The Game by Diana Wynne Jones
reviewed by Rich Horton
Hayley Foss is an orphan living in London with her Grandparents. Her Grandma is a stickler for rules, and hardly
ever even lets Hayley out of the house. When Hayley meets a curious pair of musicians she calls Flute and Fiddle on an excursion
with the maid, her Grandma goes ape, and sends Hayley off to the family castle in Ireland. There she meets a grand assortment
of cousins and aunts -- though oddly enough no uncles.
Dawn by Tim Lebbon
reviewed by David Hebblethwaite
By the end of Dusk, the Mages Angel and S'Hivez had regained control of magic and brought a permanent twilight down upon
the world of Noreela. Can they be defeated? And will the author end his sequence as well as he began it? No prizes for guessing
the answer to the former question; you only have to look at this book's title. As for the latter...
compiled by Neil Walsh
The month of June brought a great many new and forthcoming titles to our doorstep. Some of the highlights include the latest from Dave Duncan, Scott Lynch, Juliet Marillier, Adam Roberts, Eric Brown, Richard K. Morgan, Bruce Boston, Tom Piccirilli, Michael A. Stackpole, as well as sneak previous of forthcoming works from Michael Swanwick, Terry Brooks, Robin McKinley, Mike Mignola & Christopher Golden, Allen Steele, and Ursula Le Guin. Plus plenty more besides!
Darkfever by Karen Marie Moning
reviewed by Nathan Brazil
MacKayla Lane Mac tends bar, paints her nails, wears a lot of bright colours,
and doesn't think too deeply. Until her sister is murdered while studying in Dublin, Ireland. Mac decides that the Irish police have not tried
hard enough to find the killer. Crossing the Atlantic, she sets about the daunting task of
uncovering the truth about her sibling's brutal demise. Almost immediately, she finds herself neck deep in a world where ancient
and lethal magic is vying with other local parties to find a powerful, ancient tome.
Three Magazines: First Issues
reviewed by Rich Horton
Rich sees a lot of SF/Fantasy magazines, and it seems new ones are coming along all the time. Here are the first issues of three
different -- indeed, very different -- magazines. He thought to do a bit of compare and contrast.
To begin with, the look and feel of each publication is different.
Postscripts Magazine: by Title
compiled by Rodger Turner
In the spring of 2004, PS Publishing launched a new magazine called Postscripts.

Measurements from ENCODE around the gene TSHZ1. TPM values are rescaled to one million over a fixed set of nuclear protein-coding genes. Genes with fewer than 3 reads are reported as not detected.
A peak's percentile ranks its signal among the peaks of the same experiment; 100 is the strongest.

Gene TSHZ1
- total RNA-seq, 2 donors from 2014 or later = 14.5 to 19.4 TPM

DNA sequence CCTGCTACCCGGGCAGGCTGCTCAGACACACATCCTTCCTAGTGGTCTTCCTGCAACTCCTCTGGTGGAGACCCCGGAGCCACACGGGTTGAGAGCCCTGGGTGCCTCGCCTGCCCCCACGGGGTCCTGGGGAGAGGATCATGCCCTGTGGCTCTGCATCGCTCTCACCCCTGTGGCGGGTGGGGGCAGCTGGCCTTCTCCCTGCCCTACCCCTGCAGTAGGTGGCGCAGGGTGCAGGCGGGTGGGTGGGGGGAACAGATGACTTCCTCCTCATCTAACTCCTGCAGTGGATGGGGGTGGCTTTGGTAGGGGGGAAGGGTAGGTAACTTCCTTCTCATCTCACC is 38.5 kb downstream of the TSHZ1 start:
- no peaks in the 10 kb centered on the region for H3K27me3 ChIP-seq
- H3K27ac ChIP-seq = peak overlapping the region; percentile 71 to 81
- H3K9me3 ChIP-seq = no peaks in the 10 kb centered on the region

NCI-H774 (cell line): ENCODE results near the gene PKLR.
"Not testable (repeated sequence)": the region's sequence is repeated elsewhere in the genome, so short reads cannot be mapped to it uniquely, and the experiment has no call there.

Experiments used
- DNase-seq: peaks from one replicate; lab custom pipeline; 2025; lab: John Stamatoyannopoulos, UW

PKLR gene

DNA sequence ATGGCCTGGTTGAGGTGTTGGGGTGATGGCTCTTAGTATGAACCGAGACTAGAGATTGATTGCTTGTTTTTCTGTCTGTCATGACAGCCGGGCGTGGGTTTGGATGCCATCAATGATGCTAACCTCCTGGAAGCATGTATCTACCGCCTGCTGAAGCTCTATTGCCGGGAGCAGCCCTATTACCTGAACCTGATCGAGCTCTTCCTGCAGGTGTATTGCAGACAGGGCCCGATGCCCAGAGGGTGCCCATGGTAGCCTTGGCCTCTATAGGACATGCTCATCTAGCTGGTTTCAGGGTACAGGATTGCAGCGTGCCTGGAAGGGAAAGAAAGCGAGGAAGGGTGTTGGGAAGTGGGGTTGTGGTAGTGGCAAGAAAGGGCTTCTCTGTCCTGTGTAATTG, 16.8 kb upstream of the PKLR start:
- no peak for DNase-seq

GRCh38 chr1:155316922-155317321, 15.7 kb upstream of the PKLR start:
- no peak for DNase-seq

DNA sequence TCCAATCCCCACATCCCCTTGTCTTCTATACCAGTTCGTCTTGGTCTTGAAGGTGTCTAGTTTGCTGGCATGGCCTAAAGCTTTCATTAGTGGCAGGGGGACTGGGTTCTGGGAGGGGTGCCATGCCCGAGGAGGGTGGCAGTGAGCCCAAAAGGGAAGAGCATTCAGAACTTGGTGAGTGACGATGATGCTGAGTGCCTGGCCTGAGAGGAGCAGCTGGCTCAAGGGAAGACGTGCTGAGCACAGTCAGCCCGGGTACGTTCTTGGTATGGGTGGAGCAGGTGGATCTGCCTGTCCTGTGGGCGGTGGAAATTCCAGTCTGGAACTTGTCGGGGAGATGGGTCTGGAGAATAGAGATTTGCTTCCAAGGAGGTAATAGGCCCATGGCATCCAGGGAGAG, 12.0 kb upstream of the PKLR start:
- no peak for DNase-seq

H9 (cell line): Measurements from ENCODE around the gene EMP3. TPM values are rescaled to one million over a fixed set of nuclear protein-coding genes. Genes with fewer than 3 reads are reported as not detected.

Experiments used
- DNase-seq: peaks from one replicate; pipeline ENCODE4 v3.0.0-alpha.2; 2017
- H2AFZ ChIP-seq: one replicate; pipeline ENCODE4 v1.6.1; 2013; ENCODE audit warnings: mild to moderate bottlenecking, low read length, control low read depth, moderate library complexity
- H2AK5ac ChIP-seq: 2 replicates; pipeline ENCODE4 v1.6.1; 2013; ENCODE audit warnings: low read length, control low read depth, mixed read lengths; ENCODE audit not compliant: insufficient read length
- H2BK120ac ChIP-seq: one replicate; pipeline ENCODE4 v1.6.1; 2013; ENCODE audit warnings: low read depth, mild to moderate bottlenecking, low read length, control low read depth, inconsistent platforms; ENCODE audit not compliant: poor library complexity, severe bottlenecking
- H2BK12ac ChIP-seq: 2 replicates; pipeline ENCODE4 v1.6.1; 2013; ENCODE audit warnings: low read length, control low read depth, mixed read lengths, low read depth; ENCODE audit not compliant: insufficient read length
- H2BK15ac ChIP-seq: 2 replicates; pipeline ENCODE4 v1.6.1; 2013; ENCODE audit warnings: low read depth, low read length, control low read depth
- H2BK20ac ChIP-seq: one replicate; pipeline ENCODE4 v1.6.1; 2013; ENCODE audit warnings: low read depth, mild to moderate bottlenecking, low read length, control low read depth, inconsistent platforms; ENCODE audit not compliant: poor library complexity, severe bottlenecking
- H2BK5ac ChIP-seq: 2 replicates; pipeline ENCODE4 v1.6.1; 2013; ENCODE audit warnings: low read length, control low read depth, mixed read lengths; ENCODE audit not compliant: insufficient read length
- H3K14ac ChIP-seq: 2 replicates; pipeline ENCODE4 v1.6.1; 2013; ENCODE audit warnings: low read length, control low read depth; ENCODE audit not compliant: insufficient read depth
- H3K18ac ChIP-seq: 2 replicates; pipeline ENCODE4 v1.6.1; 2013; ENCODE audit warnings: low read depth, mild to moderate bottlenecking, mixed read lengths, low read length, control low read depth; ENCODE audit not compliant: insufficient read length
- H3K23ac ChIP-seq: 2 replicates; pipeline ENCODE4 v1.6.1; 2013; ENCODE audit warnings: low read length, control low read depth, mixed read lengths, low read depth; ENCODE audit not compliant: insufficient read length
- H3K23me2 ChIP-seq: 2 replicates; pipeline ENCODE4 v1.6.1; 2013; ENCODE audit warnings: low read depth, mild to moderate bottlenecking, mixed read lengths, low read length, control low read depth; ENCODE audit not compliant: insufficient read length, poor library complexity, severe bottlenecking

Originally, the magazine was to be digest-sized featuring about 60,000 words of fiction, a guest editorial,
book reviews, and the occasional non-fiction article in each issue. Fiction includes SF, fantasy, horror, and crime/suspense.
The book is produced in two formats: numbered, limited edition in hard cover signed by all contributors and
a perfect bound paper cover version.
Brasyl by Ian McDonald
reviewed by Stuart Carter
Only one third of Brasyl, set in Sao Paulo in 2032, appears to be
the straightforward extrapolative science fiction that River Of Gods was. There are two other narratives:
one following Marcelina Hoffman, a producer of trash TV, living a thoroughly modern life in the Rio of 2006, and
one following her seeming antithesis, Father Luis Quinn, an Irish Jesuit priest on a Heart Of Darkness-style voyage across
an appalling Brazil of 1732.
Emperor by Stephen Baxter
Life During Wartime by Lucius Shepard
reviewed by Steven H Silver
Spanning the reigns of emperors Claudius, Hadrian, and Constantinople, the Prophecy ties the descendents of Agrippina,
Nectovelin's niece, together through the ages, even when they have apparently lost all connection to each other. Each generation
also has its own way of looking at the Prophecy, true to their own period of time, but not necessarily to the Prophecy itself.
TV reviews by Rick Norwood
Rick has some news about Battlestar Galactica, Stargate SG1, Heroes
and Dr. Who.
He also gives us a list of what to watch on TV in July.
reviewed by Charlene Brusso
The military gear of the near-future setting hasn't moved too far from the basics. Assault weapons cable into backpack
processors which project range data onto helmet-mounted screens. Army-issue amphetamines have been replaced by fast-acting combat
drugs like "samurai" that can make any soldier feel like Superman. The twist is the existence of Psicorps, a project born of New
Age philosophy and more than a little Cold War paranoia. Psicorps' job is to identify and exploit potential psychic ability in
The Company They Keep by Diana Pavlac Glyer
reviewed by Sherwood Smith
The level of scholarship in this book is the first thing that impresses.
The author seems to have read everything by, and about, the Inklings. Not just that, she's up on the latest thinking about the
process of writing and collaboration -- not just from a literary view, but from a psychological and sociological
perspective. The authorities upon which she draws range from Harold Bloom's hothouse-fervid The Anxiety of Influence
to Karen Burke LeFevre's Invention as a Social Act.